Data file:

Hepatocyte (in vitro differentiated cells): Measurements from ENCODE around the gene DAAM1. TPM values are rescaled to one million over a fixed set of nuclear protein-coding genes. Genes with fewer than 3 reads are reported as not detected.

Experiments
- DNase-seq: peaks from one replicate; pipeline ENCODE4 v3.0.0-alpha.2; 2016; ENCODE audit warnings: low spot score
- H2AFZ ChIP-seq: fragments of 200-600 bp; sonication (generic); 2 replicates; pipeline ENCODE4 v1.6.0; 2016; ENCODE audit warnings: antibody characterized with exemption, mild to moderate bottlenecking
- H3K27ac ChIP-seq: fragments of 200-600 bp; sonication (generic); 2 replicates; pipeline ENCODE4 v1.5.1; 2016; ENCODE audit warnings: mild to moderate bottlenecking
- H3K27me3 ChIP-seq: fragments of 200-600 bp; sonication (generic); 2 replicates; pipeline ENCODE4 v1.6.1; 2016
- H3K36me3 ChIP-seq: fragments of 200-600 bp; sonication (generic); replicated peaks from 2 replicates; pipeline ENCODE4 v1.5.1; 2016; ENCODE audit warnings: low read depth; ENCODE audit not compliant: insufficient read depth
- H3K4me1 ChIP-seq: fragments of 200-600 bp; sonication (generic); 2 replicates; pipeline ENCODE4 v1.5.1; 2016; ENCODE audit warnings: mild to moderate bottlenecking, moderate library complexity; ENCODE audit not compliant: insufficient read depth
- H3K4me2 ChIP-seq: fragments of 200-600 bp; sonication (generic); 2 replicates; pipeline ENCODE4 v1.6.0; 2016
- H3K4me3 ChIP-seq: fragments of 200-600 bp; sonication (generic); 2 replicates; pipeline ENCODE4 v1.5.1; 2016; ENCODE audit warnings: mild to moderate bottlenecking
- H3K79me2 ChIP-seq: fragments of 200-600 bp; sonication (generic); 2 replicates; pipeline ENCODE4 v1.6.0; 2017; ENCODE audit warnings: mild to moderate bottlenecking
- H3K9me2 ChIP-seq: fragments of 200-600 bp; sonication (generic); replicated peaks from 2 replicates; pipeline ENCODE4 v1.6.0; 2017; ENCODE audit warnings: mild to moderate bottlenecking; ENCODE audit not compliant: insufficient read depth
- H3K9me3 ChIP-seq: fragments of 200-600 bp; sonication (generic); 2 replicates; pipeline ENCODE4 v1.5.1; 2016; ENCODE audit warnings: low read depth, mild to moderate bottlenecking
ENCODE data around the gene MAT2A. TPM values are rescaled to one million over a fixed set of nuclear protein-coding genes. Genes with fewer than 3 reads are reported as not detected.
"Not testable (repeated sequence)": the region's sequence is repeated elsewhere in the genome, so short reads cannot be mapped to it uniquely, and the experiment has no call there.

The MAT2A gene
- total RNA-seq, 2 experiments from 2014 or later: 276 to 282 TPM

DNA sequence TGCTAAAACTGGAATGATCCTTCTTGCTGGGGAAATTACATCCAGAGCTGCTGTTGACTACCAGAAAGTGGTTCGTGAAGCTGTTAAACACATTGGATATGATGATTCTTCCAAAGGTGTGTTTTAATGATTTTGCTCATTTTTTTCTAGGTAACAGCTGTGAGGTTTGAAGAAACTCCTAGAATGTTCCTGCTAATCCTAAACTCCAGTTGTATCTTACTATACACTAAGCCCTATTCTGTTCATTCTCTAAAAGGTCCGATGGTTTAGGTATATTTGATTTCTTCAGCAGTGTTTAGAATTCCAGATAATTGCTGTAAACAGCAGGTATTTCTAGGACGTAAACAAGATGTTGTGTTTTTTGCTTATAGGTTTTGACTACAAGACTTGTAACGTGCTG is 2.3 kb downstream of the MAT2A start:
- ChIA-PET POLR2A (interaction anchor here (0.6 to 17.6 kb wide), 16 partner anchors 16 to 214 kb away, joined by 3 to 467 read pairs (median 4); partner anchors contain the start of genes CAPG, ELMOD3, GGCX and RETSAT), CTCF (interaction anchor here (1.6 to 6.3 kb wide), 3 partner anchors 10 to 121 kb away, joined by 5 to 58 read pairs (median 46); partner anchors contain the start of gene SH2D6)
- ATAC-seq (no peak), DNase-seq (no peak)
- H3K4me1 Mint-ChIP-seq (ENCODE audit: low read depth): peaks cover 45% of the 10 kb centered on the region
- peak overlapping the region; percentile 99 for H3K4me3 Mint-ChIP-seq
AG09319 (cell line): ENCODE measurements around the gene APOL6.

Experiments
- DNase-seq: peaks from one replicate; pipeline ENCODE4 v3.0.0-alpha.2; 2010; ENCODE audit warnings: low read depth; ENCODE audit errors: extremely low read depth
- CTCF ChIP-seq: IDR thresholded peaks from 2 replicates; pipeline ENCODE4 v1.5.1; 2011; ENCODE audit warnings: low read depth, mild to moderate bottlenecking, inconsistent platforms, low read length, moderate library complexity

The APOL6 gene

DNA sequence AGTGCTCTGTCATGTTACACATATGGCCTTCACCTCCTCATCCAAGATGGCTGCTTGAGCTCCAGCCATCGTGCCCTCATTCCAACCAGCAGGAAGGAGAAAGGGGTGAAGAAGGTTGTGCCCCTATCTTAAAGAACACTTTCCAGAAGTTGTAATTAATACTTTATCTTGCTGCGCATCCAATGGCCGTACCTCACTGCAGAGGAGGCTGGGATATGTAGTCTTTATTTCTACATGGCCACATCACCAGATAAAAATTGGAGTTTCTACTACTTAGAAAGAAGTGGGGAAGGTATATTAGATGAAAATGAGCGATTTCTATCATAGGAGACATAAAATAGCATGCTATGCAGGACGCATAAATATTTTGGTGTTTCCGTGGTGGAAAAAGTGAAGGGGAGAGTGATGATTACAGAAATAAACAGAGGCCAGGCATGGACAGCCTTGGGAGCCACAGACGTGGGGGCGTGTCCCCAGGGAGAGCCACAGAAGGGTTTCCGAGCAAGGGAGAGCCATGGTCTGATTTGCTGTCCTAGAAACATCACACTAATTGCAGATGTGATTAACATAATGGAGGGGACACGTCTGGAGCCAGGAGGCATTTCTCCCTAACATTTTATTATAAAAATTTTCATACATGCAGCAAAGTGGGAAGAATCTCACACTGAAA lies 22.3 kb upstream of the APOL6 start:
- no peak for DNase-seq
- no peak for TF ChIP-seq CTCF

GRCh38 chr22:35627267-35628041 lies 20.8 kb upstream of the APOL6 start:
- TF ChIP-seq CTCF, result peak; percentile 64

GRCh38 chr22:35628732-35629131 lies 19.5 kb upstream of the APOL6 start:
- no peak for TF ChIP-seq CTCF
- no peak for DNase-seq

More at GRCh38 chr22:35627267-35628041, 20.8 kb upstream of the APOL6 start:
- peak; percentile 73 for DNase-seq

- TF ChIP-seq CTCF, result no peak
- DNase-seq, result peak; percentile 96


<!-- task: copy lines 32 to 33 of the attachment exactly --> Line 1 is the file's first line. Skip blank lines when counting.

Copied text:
- TF ChIP-seq CTCF, result peak; percentile 64

GRCh38 chr22:35628732-35629131 lies 19.5 kb upstream of the APOL6 start: